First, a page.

MONT TREMBLANT, 12 JULY 2009

CANADA 2009

Boom and Bust – Racing inCanada for the first time.

Le Sommet des Legends 2009 –Circuit Mont-Tremblant, Quebec.

July 10-12, 2009.

As regular readers will know it has been almost a year sincewe moved across the Atlantic to start a new life in upstate New York.  The move certainly put a damper on racing activities for obvious reasons what with cars being on different continents and trying to work out the logistics.  Recently things have progressed though and I was ready tohit the track.

Armed with the Crossle 19F which had arrived safely from the UK after a winter re-build and the newly acquired McLaren M1B we set off for Quebec.  Mont Tremblant is a well-known ski resort in the mountains about one hour north of Montreal.  The track has been around since the mid-sixties – Stirling Moss tells me it was not built in his day – and was the scene of several major events including of course the early CanAm races.  Privately owned these days, the track has lots of elevation changes and is beautifully smooth.  I seem to remember the late PaulHawkins flipping his Lola on one of the humps “back in the day” so it is not a track for the faint hearted.

Lee Chapman and the team were in charge of the cars for the weekend and I was being looked after by Ray who had everything under control.  I elected to do the testing day for obvious reasons and was first out in the M1B.  I think it is fair to say that the car is quite a beast.  The power is actually quite good – mid-400’s running on Webers – and the handling is not too bad.  However, the brakes were pretty bad with not much immediate bite at all.  Compared to the gearbox though they were like the latest carbon technology.  The LG400 Hewland was the ultimate soup bowl with huge lever travel and very little certainty about changes as the crunches sounded terrible each time.  So now we had a combination of dodgy brakes and a difficult change – surely a recipe for some problems?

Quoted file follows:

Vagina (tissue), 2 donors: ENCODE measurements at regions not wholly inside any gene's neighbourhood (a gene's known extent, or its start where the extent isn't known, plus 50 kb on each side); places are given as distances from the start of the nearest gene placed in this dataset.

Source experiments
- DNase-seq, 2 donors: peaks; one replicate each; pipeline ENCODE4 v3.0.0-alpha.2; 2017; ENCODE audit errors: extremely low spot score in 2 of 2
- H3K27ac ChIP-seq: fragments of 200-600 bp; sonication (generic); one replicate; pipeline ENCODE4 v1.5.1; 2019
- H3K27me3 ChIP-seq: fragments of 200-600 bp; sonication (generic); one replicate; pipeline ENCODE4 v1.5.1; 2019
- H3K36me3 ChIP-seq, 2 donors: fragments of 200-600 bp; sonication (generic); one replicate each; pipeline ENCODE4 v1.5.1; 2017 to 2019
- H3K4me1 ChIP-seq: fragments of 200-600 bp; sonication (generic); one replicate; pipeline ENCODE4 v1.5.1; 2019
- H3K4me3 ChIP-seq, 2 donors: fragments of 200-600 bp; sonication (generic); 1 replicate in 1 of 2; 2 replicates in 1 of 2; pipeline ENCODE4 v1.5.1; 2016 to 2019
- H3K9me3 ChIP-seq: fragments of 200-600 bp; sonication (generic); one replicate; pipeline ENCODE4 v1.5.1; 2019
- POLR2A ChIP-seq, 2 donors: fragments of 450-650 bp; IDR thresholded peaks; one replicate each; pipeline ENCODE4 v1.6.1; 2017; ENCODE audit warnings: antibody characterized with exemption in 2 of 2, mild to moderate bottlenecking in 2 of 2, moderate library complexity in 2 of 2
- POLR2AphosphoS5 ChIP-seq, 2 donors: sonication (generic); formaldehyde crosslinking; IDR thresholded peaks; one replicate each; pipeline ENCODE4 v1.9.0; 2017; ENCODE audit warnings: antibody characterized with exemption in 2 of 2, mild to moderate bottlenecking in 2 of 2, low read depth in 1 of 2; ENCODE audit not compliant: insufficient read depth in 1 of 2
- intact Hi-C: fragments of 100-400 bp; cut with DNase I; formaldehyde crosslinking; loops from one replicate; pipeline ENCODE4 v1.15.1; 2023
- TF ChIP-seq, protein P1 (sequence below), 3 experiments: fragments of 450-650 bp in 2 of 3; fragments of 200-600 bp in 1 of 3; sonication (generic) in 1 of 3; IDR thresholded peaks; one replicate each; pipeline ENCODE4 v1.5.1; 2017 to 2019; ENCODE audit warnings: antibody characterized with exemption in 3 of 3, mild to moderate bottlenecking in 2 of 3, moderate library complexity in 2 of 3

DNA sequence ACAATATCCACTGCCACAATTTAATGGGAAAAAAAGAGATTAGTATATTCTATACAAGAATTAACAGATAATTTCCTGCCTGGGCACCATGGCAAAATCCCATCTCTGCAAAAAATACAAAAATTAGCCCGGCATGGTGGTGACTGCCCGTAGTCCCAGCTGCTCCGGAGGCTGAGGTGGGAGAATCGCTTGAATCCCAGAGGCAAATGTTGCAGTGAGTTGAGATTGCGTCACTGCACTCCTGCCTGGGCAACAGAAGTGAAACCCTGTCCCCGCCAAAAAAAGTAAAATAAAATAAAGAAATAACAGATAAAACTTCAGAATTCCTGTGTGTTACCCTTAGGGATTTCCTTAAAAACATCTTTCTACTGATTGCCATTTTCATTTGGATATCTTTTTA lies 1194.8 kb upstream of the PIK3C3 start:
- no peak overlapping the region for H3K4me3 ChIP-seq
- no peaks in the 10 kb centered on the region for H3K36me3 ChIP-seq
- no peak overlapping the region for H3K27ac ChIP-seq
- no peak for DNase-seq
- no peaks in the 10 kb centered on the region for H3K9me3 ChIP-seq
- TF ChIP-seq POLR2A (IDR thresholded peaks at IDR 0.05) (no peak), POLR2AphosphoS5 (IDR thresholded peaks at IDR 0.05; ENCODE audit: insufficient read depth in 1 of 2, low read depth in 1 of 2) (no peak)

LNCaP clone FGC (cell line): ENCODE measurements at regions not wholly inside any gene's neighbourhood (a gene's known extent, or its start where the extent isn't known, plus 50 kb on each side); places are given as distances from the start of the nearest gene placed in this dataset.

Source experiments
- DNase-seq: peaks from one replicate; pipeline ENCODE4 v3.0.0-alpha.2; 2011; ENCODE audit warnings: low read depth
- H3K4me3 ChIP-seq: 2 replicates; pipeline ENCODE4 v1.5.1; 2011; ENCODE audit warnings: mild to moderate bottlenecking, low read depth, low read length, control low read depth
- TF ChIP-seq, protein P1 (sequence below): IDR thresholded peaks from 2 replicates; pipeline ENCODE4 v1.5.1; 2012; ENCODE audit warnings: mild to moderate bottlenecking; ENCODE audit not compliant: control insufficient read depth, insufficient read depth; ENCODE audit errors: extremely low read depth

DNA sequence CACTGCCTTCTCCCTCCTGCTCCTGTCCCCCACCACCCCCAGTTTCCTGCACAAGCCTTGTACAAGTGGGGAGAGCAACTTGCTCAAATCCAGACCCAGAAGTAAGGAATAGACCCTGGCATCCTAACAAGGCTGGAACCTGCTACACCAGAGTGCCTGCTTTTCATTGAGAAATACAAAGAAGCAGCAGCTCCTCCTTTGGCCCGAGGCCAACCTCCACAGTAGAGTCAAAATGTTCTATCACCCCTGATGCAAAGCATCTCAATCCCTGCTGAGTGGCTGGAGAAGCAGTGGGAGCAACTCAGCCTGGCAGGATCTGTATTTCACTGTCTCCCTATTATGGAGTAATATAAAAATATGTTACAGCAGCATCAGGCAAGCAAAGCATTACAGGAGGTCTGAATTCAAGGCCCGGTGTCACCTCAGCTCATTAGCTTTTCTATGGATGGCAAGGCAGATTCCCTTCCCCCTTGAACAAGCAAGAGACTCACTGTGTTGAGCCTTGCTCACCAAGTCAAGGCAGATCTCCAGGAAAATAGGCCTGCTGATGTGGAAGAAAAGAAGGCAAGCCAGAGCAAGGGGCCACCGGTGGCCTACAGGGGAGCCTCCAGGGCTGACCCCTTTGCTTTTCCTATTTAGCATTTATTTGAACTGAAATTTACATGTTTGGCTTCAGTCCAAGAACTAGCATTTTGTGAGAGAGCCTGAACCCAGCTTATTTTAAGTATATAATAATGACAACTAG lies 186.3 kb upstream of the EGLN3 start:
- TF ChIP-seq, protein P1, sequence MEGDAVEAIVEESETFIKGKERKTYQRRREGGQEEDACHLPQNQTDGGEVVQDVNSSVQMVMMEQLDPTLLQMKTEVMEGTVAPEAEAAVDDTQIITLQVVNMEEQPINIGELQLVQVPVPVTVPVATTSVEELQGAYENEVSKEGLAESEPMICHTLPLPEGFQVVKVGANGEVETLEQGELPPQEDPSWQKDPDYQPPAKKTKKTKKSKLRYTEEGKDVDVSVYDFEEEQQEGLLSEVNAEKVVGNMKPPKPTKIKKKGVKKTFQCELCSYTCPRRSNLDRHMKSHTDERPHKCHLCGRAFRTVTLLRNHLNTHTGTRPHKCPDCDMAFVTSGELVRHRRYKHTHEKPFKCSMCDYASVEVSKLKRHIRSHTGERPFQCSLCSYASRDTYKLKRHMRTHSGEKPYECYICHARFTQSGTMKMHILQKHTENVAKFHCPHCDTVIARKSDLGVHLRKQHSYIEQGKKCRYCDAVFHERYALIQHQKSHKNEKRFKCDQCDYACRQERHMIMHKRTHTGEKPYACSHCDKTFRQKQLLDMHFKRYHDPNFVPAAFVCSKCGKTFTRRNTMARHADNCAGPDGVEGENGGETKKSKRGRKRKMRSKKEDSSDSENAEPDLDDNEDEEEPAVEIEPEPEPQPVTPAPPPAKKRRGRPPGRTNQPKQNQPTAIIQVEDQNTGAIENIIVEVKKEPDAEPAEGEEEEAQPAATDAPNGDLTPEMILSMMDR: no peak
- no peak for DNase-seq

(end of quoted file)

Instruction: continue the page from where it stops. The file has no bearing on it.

I can indeed now tell you that the ground clearance of theMcLaren allows for a safe trip through the gravel trap!  It only happened the once but we certainly have a little work to do to make things better on that count.  We had already moved the brake bias forward because of locking rears but as the weekend went on determined that the rear discs were actually overheating probably due to not having any cooling ducts.

In the meantime they put me in the “Post-‘65” sports racer category and after practice I was fastest.  Sounds impressive but the competition was not that strong which was just as well bearing in mind the car.

Now for the Crossle. Formula B over here is pretty competitive with highly developed cars dominated by Brabhams.  They all run 12” rears and straight away I was in some trouble as the Crossle only has 10” rears.  For this circuit, with several very fast sweepers, I was going to struggle against the top cars and so it was.  I was able to post times about 2 seconds away from the best of the cars which included the series hotshoe Joe Blacker and Duncan Dayton in his beautiful McLaren M4A.  However that turned out to be the least of my problems – read on!